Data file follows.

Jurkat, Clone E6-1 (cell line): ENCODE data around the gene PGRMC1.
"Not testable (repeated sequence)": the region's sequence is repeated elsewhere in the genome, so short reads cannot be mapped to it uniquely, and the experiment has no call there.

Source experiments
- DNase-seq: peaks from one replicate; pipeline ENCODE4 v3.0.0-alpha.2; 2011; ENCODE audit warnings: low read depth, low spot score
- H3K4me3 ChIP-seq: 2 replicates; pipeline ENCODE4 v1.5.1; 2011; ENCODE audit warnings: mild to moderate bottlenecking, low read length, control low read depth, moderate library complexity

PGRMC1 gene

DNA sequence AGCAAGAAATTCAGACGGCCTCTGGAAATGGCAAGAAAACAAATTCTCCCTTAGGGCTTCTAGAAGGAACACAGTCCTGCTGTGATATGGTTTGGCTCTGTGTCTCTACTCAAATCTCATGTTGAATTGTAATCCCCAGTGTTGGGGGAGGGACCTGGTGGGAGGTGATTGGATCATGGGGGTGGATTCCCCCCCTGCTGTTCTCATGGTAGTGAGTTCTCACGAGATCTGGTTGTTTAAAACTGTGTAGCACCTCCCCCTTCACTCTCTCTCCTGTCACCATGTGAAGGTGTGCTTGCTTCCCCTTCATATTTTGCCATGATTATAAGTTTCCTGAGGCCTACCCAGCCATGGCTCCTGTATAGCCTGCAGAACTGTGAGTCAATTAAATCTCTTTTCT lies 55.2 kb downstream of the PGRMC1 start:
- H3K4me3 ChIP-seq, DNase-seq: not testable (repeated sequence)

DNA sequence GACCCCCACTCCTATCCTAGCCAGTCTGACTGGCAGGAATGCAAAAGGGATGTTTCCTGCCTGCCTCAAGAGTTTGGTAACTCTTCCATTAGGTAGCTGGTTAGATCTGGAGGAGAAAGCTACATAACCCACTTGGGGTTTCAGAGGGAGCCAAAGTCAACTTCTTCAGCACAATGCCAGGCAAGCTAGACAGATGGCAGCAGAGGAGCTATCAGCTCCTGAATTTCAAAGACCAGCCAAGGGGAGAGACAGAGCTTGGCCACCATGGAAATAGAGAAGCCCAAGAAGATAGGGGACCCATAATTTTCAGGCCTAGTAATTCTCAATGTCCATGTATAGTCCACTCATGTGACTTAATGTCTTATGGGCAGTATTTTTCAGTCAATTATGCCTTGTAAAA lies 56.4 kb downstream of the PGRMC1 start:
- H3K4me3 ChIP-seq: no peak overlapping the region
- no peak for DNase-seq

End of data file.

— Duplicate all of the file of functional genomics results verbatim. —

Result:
Jurkat, Clone E6-1 (cell line): ENCODE data around the gene PGRMC1.
"Not testable (repeated sequence)": the region's sequence is repeated elsewhere in the genome, so short reads cannot be mapped to it uniquely, and the experiment has no call there.

Source experiments
- DNase-seq: peaks from one replicate; pipeline ENCODE4 v3.0.0-alpha.2; 2011; ENCODE audit warnings: low read depth, low spot score
- H3K4me3 ChIP-seq: 2 replicates; pipeline ENCODE4 v1.5.1; 2011; ENCODE audit warnings: mild to moderate bottlenecking, low read length, control low read depth, moderate library complexity

PGRMC1 gene

DNA sequence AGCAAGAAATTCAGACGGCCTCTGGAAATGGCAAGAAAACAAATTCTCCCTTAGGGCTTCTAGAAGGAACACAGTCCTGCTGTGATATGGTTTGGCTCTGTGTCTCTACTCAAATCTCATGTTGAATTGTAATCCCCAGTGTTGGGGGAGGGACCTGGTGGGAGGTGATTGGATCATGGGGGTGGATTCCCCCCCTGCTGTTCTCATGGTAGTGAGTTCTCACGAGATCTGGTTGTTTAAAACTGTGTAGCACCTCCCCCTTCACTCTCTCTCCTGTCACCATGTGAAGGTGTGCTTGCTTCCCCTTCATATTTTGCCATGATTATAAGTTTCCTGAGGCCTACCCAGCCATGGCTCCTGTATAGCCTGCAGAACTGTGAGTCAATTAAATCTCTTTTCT lies 55.2 kb downstream of the PGRMC1 start:
- H3K4me3 ChIP-seq, DNase-seq: not testable (repeated sequence)

DNA sequence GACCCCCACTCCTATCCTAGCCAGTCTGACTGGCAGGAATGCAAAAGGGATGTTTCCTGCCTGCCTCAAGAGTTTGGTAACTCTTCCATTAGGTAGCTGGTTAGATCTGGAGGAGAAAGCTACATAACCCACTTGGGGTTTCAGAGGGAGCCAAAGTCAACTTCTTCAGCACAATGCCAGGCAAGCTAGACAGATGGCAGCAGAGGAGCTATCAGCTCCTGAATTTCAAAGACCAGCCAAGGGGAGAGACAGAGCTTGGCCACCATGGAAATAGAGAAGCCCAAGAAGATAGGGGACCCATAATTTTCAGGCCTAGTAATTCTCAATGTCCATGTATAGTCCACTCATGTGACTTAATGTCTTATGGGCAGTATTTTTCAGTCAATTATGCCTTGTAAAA lies 56.4 kb downstream of the PGRMC1 start:
- H3K4me3 ChIP-seq: no peak overlapping the region
- no peak for DNase-seq